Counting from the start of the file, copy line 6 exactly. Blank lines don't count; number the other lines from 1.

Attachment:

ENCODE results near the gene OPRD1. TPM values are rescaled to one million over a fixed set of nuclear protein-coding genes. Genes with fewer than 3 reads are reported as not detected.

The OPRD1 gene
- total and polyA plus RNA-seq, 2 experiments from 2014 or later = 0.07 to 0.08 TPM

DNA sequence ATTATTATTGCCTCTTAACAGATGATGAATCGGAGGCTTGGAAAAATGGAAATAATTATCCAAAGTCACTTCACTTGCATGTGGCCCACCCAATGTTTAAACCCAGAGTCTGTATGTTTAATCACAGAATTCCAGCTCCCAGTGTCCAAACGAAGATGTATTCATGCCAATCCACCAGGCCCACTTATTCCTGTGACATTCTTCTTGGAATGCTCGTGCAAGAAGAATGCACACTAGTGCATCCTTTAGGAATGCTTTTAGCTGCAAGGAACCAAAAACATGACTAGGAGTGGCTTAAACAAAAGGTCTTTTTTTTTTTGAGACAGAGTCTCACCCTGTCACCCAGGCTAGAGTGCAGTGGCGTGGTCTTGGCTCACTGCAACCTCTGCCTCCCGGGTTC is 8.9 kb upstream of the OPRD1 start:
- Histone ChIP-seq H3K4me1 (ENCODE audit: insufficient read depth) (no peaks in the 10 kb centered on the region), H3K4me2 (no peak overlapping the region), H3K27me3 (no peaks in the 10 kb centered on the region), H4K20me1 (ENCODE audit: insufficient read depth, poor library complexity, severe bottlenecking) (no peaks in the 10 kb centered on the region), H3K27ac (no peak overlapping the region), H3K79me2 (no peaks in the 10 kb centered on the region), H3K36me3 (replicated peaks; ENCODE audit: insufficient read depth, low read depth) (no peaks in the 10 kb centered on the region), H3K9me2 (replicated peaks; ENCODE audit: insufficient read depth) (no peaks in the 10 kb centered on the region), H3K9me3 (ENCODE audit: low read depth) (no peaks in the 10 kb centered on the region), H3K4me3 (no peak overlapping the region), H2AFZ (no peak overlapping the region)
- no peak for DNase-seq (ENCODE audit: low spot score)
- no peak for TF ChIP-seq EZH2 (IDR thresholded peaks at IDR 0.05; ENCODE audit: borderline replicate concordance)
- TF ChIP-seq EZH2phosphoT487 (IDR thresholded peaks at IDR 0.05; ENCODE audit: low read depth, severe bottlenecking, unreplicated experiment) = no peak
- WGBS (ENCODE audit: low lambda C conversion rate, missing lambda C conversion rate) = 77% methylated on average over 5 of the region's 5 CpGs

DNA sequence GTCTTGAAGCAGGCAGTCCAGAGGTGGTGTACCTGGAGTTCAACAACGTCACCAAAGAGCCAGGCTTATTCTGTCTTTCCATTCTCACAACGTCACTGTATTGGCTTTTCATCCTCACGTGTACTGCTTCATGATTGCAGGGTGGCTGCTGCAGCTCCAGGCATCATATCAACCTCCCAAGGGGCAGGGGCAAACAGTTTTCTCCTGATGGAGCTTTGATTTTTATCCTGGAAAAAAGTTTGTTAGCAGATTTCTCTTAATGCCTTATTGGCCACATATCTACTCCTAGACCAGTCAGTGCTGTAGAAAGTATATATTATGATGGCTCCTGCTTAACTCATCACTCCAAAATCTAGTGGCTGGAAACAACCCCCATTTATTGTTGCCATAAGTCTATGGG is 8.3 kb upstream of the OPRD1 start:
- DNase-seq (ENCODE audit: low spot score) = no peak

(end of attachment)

- no peak for DNase-seq (ENCODE audit: low spot score)